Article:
This weekend I was cycling with one of my mates when he shared with me a story about United Airlines and a customer’s broken guitar in 2009. It was so impressive I had to check it out. “Broken Guitar Has United Playing the Blues to the Tune of $180 Million.” This was the headline from a Sunday Times article in 2009, after the airline smashed songwriter Dave Carroll’s guitar during transport and refused to reimburse him. After several months of being given the run-around, Mr Carroll got even by writing a song about it and the song went viral on YouTube!
The YouTube video was posted on July 6, 2009. Within one day it amassed 150,000 views, with reports stating this prompted United to contact Mr Carroll saying it hoped to right the wrong. United finally tried to make things right with a $3,000 donation to the Thelonious Monk Institute of Jazz–a goodwill gesture, yet it was too late to stop the viral spread of the story and the damage to the United brand through social media channels. In 3-days the video had over half a million views, 5 million by mid-August 2009, 10 million by February 2011, and 15 million by August 2015. It has roughly 19.3 million views and 161,000 likes as of July 2019.
Although the Times article makes a tenuous link between the video going viral on YouTube and the sudden United stock price drop, there is no doubt that United copped a lot of negative press in America and around the world. They failed to gain fast insight into Mr Carrolls’ dilemma and have an organization that was supple and empowered to respond appropriately to Mr Carroll.
The conversation with my mate and the research into this PR disaster got me thinking. We are even more connected than ever before (certainly more than in 2009) and our customers are happy to share their experiences both positive and negative on YouTube, Instagram, TripAdvisor, FaceBook etc… with their friends and family in an instant. According to Nielsen, “92% of consumers believe recommendations from friends and family over all forms of advertising.” Good and bad news can travel in an instant to millions of people around the world. I don’t believe the classical organisation structure, the beliefs of managers of what it means to be a manager along with hierarchical structures will cope with the increase of personal connectivity and the demands of Millennials and Generation Z both on the customer and employee front. We need to have a supple and empowered organisation to be able to respond to what is happening in the moment and not one that is compelled to go up and down the chain of command or constrained to read from playbooks and scripts will not work in an era of hyper connectivity.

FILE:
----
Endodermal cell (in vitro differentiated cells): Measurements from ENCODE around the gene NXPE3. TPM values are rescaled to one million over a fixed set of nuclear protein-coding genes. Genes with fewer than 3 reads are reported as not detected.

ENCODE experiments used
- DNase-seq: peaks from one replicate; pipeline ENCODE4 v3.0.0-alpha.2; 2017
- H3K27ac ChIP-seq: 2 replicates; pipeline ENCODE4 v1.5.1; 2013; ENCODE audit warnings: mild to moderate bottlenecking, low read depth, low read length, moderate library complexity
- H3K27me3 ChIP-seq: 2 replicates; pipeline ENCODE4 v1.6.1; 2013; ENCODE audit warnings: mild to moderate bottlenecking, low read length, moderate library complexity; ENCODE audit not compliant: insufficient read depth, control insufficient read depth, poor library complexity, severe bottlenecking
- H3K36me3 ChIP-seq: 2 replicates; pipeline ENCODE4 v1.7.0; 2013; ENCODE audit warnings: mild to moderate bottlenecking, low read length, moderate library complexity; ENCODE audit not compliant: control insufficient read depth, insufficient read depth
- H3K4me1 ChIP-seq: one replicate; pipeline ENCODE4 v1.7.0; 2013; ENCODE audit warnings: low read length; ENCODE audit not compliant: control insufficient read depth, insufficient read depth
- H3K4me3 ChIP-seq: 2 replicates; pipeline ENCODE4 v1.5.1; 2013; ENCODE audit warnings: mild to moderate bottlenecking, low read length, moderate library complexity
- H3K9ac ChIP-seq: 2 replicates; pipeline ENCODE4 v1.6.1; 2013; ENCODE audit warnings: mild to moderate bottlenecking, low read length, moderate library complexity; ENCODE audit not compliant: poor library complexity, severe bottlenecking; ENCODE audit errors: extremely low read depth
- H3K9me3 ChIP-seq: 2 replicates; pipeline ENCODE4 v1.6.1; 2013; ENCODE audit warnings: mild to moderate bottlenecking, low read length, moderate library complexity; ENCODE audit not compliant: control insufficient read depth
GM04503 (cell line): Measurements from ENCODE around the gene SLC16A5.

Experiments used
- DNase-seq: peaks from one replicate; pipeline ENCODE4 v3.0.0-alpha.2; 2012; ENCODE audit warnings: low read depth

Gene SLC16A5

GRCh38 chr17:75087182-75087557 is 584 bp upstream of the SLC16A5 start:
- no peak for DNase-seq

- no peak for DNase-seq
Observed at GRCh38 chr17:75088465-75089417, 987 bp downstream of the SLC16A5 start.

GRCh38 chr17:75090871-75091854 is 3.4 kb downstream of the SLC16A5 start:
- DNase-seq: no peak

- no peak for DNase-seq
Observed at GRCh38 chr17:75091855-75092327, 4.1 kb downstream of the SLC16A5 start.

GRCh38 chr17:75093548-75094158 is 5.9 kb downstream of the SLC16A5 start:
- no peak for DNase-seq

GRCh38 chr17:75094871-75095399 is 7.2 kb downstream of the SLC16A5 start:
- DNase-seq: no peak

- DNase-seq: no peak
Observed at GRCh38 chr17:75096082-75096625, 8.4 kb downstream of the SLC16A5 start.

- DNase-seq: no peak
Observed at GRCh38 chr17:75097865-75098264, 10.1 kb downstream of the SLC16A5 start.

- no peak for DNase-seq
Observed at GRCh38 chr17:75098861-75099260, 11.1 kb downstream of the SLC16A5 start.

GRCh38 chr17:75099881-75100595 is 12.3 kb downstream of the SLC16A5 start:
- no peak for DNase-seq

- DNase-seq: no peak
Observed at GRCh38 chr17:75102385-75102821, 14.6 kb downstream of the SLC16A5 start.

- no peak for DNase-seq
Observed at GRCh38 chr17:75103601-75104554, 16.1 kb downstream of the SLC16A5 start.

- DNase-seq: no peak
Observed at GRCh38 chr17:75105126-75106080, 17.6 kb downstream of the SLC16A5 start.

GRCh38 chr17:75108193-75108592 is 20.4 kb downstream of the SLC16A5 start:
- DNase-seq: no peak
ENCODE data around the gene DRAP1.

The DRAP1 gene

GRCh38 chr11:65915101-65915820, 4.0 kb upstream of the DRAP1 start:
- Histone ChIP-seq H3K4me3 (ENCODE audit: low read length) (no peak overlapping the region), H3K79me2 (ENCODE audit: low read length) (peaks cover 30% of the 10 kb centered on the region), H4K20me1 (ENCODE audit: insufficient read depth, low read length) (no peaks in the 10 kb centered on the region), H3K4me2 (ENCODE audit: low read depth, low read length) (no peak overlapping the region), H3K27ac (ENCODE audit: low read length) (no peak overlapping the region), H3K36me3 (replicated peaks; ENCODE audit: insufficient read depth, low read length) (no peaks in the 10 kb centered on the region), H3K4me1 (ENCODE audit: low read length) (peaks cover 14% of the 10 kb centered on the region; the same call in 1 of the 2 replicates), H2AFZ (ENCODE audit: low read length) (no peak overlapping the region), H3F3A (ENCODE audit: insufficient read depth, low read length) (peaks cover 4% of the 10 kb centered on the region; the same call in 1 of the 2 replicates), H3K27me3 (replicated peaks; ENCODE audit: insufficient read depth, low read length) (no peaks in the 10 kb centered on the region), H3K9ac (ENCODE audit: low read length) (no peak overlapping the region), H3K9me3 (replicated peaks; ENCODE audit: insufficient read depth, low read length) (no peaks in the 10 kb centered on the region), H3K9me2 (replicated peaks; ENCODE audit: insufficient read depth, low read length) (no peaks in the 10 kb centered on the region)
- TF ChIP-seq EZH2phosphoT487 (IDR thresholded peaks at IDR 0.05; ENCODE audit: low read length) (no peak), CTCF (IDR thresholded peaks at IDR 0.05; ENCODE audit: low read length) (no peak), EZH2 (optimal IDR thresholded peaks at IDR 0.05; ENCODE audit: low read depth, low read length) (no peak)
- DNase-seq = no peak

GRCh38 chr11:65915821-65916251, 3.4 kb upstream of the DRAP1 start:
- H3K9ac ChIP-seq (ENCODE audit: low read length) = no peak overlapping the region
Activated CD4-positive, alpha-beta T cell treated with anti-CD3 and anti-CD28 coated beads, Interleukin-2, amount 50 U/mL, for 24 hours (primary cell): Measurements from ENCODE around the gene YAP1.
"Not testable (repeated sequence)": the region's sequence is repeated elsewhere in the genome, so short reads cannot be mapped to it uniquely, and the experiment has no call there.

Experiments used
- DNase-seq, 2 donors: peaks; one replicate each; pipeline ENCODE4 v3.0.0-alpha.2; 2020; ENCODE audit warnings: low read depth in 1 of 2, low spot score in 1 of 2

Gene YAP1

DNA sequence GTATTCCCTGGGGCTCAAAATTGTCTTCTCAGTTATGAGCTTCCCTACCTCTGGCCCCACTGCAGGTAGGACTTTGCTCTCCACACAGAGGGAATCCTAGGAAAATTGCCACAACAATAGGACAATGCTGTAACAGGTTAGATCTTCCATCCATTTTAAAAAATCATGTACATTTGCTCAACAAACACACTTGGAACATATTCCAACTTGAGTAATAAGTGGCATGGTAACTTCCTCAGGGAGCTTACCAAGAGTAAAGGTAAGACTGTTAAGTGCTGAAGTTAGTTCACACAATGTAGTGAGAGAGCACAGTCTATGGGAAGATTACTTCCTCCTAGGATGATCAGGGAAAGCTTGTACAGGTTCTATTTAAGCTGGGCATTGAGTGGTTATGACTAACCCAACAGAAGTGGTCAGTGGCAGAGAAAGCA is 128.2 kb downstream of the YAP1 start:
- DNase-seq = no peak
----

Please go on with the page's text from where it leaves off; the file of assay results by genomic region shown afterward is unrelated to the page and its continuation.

Ritz Carlton comes to mind as a supple and empowered organisation. Originally established in the early 1900s and now with more than 40,000 employees, at The Ritz-Carlton, everyone has $2,000/day per guest to make it right or delight…employees are encouraged and empowered to fix or improve a guest’s experience in the moment. According to the Ritz Carlton Leadership Centre, “We select the best talent. You’re adults. We trust you. You don’t have to run to the manager to help the client.” Employees are able to resolve issues immediately yet also able to build relationships with clients.
Ten years ago United were not able to respond fast enough to delight Mr Carroll. The organisation design was not able to respond to a relatively simple problem. How different would it be today if United were able to respond in the moment to resolve Mr Carroll’s broken guitar? Imagine 19 million views of a positive customer story?
So what to do? I have posted before on how organisations have realised that they need to change the ways of working from the past to be fast enough for today. They understand that they need to tap into the collective consciousness of the organisation and the power of trust in people to solve complex challenges faced today. They understand that simple rules often are the antidote for complexity. Over the course of the coming weeks I’ll be sharing some stories about how different organisations have solved common challenges through unleashing the power of the organisation.
Source information. Why Word Of Mouth Marketing Is The Most Important Social Media. Forbes 2014. THE GOOD, THE BAD AND THE BEAUTIFUL OF EMPLOYEE EMPOWERMENT. Ritz Carlton Leadership Centre 2013. United Breaks Guitars, From Wikipedia, the free encyclopedia.